Lactose intolerance is very common, particularly in certain ethnic groups. For example, lactose intolerance may affect 95-100% of Southeast Asians, and 90% of Asian Americans.
What is lactose intolerance?
Technically it is a deficiency of lactase activity. Lactase is the enzyme that breaks down lactose, the sugar found in milk. Lactase is produced in the first part of your small intestine. When you consume a milk product, the milk sugar lactose should meet up with the enzyme lactase. The lactase helps break down the lactose, so it can be absorbed by the body.
There are several types of lactose intolerance…
1. Primary- Usually found in societies where milk and dairy products are not available commercially. Once a child is weaned from mother’s breastmilk, the body loses it’s ability to digest the lactose.
2. Secondary- Caused by another disorder, such as Celiac Disease or other type of small intestinal malabsorption. Many times, once the initiating disease is healed and the malabsorption is corrected, the ability to produce lactase (and thus digest lactose) returns.
3. Congenital- a genetic disorder an infant is born with, usually discovered shortly after birth.
If you have lactose intolerance and you consume lactose, the milk sugar is not properly broken down. So, when it gets to your colon, the bacteria in your colon try to ferment the excess sugar. They are overpowered, which results in the gas and bloating. Then, the intestine senses the concentrated sugar in the colon and sucks in extra water from cells outside to thin out the sugar. This results in the watery diarrhea that occurs with chronic lactose intolerance.
How is it diagnosed?
One way is to have a Hydrogen Breath Test, usually conducted at a Medical University facility, or at a gastroenterologist’s office.
The easiest test is a Lactose Challenge. It’s simple to do. Three or four days of no lactose at all. None. Then, three or four days of maximum lactose (think daily ice cream, cheese, milk, yogurt, etc.) Keep a food journal and note your symptoms on all of the days. Did you feel significantly better with no gas, bloating, or diarrhea on the lactose free days? Did you feel awful on the high lactose days? You may have your answer.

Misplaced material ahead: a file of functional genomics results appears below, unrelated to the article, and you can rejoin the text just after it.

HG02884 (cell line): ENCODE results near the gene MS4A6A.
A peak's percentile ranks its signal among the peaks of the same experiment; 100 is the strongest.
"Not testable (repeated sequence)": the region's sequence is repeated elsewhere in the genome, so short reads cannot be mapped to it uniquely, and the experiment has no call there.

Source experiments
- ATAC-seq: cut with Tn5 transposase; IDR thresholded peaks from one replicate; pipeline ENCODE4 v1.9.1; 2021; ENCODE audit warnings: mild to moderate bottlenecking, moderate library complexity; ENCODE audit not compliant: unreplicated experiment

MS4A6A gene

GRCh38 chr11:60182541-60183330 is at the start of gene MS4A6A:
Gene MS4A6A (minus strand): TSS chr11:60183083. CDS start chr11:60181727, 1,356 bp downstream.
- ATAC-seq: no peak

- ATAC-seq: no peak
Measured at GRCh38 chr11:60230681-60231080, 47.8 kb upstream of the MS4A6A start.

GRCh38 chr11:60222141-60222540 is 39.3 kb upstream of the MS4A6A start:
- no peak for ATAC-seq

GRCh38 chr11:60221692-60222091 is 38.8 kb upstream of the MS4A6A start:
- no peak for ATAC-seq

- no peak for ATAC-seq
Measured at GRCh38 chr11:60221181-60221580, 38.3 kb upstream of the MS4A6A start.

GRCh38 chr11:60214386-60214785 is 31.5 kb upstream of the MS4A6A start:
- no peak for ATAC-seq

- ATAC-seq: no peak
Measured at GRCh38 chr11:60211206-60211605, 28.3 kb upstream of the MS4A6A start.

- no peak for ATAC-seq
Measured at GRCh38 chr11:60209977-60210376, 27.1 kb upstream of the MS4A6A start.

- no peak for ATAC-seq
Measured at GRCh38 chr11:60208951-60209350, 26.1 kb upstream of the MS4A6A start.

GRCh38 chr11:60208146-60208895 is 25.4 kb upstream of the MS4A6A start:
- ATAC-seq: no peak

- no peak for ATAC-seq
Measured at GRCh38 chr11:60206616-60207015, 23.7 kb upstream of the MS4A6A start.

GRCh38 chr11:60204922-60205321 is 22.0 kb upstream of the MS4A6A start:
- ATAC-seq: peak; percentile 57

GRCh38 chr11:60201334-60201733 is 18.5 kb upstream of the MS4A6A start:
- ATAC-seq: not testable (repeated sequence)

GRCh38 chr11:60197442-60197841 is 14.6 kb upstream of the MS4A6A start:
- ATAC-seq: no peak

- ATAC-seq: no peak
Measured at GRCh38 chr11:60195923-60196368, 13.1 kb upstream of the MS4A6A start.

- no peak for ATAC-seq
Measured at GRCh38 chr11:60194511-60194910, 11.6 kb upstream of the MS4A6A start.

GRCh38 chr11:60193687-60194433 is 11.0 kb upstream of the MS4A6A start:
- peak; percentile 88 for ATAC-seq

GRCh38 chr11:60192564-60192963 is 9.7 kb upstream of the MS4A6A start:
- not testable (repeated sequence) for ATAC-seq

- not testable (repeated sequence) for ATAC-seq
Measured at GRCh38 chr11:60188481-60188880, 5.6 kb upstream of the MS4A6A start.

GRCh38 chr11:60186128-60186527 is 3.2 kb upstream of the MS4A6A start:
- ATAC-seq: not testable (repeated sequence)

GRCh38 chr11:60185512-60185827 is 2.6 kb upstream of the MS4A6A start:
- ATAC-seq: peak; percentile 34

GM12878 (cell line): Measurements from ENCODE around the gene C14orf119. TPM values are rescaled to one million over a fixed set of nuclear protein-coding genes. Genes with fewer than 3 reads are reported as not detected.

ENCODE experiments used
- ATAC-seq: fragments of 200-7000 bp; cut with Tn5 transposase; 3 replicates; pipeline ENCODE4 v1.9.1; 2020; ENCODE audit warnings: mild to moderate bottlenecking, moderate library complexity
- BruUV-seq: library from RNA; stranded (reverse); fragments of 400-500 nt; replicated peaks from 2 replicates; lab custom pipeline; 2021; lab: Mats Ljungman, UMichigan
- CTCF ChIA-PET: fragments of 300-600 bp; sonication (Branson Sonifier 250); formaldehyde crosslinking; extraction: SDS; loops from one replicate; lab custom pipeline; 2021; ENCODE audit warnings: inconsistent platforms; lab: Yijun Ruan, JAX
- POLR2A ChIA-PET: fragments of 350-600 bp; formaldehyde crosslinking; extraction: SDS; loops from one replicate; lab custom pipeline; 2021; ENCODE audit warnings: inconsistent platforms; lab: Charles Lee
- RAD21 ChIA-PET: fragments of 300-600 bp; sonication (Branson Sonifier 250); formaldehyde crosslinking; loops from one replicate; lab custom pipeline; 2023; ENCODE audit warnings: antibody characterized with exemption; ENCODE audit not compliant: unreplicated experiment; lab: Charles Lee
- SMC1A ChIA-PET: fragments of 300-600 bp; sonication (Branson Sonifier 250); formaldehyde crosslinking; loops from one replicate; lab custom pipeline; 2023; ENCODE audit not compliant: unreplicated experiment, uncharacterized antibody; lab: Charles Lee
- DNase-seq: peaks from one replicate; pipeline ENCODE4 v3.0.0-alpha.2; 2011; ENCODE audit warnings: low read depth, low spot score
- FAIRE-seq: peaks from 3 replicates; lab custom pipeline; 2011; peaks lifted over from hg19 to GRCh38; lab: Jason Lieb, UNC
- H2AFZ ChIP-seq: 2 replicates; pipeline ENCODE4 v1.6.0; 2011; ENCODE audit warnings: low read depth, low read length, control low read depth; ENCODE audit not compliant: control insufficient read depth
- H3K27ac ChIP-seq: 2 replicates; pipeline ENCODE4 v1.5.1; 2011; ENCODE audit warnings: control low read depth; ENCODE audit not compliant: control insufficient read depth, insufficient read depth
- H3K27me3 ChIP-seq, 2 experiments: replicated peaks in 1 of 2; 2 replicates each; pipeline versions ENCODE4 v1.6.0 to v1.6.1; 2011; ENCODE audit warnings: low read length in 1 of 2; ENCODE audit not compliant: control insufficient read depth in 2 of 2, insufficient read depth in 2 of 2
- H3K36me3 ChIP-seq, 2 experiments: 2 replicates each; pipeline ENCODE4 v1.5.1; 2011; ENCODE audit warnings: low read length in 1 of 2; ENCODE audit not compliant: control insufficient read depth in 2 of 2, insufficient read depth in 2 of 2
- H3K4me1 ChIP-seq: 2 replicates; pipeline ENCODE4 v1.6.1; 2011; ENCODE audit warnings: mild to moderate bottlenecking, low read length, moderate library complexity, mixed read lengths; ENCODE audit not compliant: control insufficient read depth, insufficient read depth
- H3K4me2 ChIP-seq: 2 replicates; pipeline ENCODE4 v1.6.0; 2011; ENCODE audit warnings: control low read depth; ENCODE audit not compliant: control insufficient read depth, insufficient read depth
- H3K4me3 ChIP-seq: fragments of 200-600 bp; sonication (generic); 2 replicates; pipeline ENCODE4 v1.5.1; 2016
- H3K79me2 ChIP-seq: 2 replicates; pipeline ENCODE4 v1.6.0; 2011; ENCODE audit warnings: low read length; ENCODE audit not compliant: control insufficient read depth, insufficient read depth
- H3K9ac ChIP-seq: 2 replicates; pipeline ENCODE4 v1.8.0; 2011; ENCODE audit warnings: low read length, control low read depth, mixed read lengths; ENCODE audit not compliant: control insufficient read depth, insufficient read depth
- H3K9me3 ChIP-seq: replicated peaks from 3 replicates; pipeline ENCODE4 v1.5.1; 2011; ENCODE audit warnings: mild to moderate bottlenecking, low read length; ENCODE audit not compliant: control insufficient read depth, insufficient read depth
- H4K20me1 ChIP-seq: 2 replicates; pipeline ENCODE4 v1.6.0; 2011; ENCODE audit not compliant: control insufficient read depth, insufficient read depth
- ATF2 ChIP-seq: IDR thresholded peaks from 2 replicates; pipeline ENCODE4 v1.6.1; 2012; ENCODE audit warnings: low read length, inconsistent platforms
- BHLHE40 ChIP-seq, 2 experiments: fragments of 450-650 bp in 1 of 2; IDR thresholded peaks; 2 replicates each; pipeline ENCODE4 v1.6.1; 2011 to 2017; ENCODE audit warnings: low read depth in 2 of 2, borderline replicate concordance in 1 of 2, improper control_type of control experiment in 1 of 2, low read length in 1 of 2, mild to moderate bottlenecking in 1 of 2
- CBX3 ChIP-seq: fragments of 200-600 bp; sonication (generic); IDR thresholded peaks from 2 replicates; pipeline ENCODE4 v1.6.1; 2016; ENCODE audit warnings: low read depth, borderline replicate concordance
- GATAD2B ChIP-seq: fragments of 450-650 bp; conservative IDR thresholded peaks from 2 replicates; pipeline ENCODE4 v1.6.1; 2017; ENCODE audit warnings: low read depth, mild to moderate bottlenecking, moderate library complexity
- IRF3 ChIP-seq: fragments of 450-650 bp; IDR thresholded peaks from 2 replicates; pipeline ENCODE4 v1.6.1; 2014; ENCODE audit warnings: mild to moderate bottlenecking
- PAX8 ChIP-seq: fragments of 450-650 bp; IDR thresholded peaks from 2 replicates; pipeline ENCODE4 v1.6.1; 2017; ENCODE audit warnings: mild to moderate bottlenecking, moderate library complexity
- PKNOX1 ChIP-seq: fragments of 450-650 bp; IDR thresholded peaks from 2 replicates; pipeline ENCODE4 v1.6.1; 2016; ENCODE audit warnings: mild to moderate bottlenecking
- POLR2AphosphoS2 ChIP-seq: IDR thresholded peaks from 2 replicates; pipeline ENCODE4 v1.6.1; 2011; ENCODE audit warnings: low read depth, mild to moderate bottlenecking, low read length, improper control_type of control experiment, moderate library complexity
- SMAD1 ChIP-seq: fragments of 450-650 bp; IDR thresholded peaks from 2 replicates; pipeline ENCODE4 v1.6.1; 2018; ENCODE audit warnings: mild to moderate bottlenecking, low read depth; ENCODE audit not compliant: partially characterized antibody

It is not always clear cut for everyone. Remember, lactose intolerance can be a secondary problem if you have a greater undiagnosed problem, such as Celiac Disease, Crohn’s Disease, or Ulcerative Colitis. (I will post discussions on those diseases another day.)
If I do have lactose intolerance, what can be done about it?
You have several options. One option, of course, is to avoid milk products long term. But truthfully, that may not be realistic or practical.
You may need to experiment to determine your particular tolerance level. Many people can consume small amounts of lactose without problems. Such as having a little milk on cereal in the morning. Others are extremely sensitive. They practically look at milk and get diarrhea!
There are lots of lactose free options on the market… like Lactaid milk, soy milk, and rice milk, soy cheese, soy yogurt, etc. Find whatever works best for you, but remember that if you decide to avoid milk products, you will definitely need supplemental Calcium and Vitamin D long term.
Another modified option is to use the Lactaid (or generic brand lactase) enzymes with your food. They merely replace the enzymes your body is lacking. The key is to take them properly, and to take adequate amounts. Many of my patients complain that they don’t work, then I find out they are taking either too few, or at the wrong time. They need to be taken at the beginning, then again the middle of the meal to ensure that the enzymes and food are in the intestine at the same time. If you take them 10 minutes before or after the meal, the food and the
enzymes will not be together in the intestine, and they will not work effectively.
I will also point out that milk products have different quantities of lactose. Often, people can eat yogurt without any problems because the active cultures (bifidus, lactobaccilus, etc.) help digest the lactose within the yogurt. The dairy products causing the most problems tend to be ice cream and milk, while others such as cream, cream cheese, and butter, contain little or no lactose and can be consumed without problems. Also, some people tend to tolerate goat’s milk better than cow’s milk.
Keywords: lactose, lactose intolerance, milk, yogurt, hydrogen breath test